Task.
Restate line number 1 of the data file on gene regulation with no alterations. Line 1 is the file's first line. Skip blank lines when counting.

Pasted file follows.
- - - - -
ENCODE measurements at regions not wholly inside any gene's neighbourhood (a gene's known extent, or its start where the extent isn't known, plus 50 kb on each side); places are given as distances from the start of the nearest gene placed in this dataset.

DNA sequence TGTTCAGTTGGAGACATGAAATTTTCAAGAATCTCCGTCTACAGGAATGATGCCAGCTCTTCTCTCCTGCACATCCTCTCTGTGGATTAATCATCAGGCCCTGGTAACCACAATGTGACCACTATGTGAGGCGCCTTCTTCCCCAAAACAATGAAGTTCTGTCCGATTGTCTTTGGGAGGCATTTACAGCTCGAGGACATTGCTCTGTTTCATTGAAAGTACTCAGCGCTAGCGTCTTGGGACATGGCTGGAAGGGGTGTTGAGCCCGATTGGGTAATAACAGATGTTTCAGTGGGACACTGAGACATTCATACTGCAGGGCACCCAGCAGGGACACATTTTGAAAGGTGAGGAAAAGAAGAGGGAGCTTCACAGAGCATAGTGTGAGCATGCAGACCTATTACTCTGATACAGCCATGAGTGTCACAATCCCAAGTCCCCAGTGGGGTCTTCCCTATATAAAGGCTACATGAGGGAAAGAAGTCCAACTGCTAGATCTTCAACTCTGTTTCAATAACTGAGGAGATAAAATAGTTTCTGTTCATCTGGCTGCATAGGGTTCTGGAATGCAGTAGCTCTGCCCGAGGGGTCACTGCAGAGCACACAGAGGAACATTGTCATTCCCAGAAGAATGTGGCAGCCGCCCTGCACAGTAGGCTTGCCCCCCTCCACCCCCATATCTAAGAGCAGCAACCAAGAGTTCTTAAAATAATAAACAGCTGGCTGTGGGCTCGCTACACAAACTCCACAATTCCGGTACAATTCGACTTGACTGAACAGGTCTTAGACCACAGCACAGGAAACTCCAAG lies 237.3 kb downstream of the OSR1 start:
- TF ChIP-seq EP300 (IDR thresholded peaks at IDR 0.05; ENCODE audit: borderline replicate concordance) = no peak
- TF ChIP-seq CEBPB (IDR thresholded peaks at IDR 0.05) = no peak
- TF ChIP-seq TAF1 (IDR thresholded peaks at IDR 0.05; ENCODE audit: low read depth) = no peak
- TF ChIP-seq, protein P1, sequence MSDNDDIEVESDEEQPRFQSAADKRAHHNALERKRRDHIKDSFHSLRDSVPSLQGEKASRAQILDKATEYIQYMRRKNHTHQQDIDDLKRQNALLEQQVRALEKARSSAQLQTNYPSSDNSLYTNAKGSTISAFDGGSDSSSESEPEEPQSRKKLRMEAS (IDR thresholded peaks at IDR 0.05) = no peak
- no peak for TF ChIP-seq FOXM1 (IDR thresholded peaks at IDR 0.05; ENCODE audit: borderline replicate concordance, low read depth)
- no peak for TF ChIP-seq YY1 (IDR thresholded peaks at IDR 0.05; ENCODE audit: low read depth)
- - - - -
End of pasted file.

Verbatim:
ENCODE measurements at regions not wholly inside any gene's neighbourhood (a gene's known extent, or its start where the extent isn't known, plus 50 kb on each side); places are given as distances from the start of the nearest gene placed in this dataset.